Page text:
This would be enough to make me want to upgrade to one of the G-series phones. However, unlike some really quite wobbly devices at the price, the Moto E5 Plus feels consistent and solid. Just be aware that it isn’t a rocket.

This is down to a low-end CPU and just 2GB of RAM. The Qualcomm Snapdragon 425 is a quad-core processor with four Cortex-A53 cores.

The Moto E5 Plus scores 1732 points in Geekbench 4, roughly half the score of the Moto G6. Note that in the US, however, the Moto E5 Plus comes with a more powerful Snapdragon 435 CPU. It has eight cores instead of four, and in terms of performance, is likely to be on a par with the G-series phones.

The UK version is a step below. It’s the same with gaming. At ‘High’ graphics settings, the frame rate dips to single figures when certain graphical effects kick in, so you’ll need to lower the visuals in some games.

We also get only 16GB storage in the UK. G-series phones have 32GB. After installing PUBG, Asphalt 8, a bunch of small apps, and downloading a few podcasts, I have roughly 3GB left. 32GB would provide far more room in which to play.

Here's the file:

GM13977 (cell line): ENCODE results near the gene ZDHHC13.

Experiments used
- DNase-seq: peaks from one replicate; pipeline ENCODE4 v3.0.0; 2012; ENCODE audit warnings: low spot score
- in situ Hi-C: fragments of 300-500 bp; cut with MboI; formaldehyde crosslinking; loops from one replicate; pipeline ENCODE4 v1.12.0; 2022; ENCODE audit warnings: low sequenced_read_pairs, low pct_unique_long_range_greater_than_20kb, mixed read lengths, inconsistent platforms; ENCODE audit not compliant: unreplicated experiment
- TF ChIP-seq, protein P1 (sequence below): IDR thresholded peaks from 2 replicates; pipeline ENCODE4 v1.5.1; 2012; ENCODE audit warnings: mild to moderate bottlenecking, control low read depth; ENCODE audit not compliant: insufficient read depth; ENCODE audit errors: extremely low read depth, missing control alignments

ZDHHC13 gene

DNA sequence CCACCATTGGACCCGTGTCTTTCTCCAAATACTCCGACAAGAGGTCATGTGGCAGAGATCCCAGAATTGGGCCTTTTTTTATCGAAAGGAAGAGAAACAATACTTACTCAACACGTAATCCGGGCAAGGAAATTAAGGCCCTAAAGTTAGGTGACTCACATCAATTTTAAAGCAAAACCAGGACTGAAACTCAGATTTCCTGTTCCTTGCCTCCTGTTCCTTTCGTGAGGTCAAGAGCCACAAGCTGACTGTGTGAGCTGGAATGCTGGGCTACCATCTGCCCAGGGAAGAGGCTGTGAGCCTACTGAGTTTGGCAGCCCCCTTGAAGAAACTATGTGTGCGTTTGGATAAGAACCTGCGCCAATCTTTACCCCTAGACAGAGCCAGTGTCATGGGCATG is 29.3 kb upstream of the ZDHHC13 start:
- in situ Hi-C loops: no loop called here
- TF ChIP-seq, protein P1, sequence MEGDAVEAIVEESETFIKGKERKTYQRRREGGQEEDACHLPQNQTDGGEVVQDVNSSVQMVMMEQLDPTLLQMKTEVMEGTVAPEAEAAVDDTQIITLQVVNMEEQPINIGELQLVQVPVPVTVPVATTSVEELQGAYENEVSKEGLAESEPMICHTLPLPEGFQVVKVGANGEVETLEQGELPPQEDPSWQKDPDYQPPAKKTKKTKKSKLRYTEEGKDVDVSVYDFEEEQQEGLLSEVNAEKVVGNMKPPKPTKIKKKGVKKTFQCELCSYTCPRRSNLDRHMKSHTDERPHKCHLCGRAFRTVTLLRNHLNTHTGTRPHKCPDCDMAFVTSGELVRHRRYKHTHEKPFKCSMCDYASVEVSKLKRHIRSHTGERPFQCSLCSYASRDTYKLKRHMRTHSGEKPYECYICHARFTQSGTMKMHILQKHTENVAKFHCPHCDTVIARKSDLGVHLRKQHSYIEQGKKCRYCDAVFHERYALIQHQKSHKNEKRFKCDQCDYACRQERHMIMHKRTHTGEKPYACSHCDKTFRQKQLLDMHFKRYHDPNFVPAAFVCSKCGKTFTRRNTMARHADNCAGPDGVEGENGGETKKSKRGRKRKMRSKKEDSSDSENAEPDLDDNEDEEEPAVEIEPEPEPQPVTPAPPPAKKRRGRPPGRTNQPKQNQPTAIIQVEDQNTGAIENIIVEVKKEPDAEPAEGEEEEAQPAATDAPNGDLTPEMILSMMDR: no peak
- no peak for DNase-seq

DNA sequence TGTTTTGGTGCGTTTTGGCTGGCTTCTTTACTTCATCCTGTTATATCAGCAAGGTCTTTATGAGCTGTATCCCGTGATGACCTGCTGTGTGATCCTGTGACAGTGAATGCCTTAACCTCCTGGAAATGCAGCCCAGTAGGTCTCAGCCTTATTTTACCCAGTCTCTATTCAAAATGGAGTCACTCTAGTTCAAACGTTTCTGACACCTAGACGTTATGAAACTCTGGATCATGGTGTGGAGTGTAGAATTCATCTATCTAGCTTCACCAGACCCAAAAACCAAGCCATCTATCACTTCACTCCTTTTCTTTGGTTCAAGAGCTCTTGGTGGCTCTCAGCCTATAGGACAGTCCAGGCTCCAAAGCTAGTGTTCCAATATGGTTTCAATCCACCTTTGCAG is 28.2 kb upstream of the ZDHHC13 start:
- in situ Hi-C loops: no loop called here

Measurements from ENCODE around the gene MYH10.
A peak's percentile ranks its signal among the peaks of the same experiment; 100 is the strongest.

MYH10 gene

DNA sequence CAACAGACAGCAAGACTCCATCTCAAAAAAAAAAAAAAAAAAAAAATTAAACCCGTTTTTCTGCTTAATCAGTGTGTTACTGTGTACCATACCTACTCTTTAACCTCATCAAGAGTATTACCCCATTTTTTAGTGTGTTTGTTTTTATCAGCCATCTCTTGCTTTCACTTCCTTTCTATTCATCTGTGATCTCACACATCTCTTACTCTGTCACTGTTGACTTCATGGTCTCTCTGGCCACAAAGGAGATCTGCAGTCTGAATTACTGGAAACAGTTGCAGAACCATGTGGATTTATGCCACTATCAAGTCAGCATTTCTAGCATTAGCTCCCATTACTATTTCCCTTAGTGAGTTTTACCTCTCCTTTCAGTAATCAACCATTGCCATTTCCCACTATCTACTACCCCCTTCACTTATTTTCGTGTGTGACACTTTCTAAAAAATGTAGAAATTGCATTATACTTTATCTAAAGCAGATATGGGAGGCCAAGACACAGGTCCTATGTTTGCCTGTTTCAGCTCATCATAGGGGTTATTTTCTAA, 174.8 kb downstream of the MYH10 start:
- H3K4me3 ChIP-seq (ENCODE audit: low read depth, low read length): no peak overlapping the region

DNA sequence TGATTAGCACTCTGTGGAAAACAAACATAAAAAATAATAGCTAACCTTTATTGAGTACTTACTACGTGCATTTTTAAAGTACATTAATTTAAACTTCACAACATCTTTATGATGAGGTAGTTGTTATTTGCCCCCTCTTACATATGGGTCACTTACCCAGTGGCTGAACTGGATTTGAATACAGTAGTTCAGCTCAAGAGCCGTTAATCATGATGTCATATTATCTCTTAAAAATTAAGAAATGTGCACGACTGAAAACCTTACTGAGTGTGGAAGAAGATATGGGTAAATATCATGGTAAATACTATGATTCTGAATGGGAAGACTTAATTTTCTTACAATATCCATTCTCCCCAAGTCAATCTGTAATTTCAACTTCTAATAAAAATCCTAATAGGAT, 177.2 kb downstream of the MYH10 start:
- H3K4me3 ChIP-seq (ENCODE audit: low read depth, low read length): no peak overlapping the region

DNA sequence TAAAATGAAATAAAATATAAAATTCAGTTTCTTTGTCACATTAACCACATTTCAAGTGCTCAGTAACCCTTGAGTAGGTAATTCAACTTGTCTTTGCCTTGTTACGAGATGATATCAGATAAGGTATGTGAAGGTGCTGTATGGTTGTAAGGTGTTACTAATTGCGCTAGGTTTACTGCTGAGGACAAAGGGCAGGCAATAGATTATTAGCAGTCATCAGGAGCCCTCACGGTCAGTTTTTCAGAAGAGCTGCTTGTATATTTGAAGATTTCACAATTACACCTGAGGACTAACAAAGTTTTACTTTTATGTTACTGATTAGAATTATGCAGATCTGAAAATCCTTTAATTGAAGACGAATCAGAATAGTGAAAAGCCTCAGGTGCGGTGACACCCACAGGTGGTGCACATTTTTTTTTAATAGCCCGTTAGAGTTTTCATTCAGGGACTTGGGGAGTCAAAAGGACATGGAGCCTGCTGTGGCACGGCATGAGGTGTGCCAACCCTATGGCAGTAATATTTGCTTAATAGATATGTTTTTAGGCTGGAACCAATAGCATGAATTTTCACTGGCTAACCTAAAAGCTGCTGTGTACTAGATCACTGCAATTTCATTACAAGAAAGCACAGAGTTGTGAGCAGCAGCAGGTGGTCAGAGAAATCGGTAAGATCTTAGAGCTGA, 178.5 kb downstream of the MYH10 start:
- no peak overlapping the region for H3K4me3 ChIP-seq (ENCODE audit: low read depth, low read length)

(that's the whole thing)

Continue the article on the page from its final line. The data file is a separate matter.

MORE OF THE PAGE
However, the Moto E5 Plus is precisely for those folk who don’t need the extra scope of the Moto G phones.

Moto E5 Plus – Camera

The Moto E5 Plus has a 12-megapixel rear camera with a laser focus assist module. Presumably, this is the part on the rear that looks like an eyepatch in the phone’s face-like camera array.

Its 4096 x 3072 resolution suggests the sensor may well be an OmniVision OV12A10, which is used in a bunch of Xiaomi phones. These are low-cost models too.

I’ve always considered a 12-megapixel camera a sign of a top-quality sensor, but that isn’t true of this OmniVision chip. Nevertheless, for the price, the Moto E5 Plus’ camera is perfectly fine.

It takes mostly solid photos in daylight. They’re not as sharp as those taken with cameras sporting a Sony 12-megapixel sensor, looking a little vague at pixel level. Plus, there’s some purple fringing and, too often, the Moto E5 Plus takes slightly blurred photos even in daylight.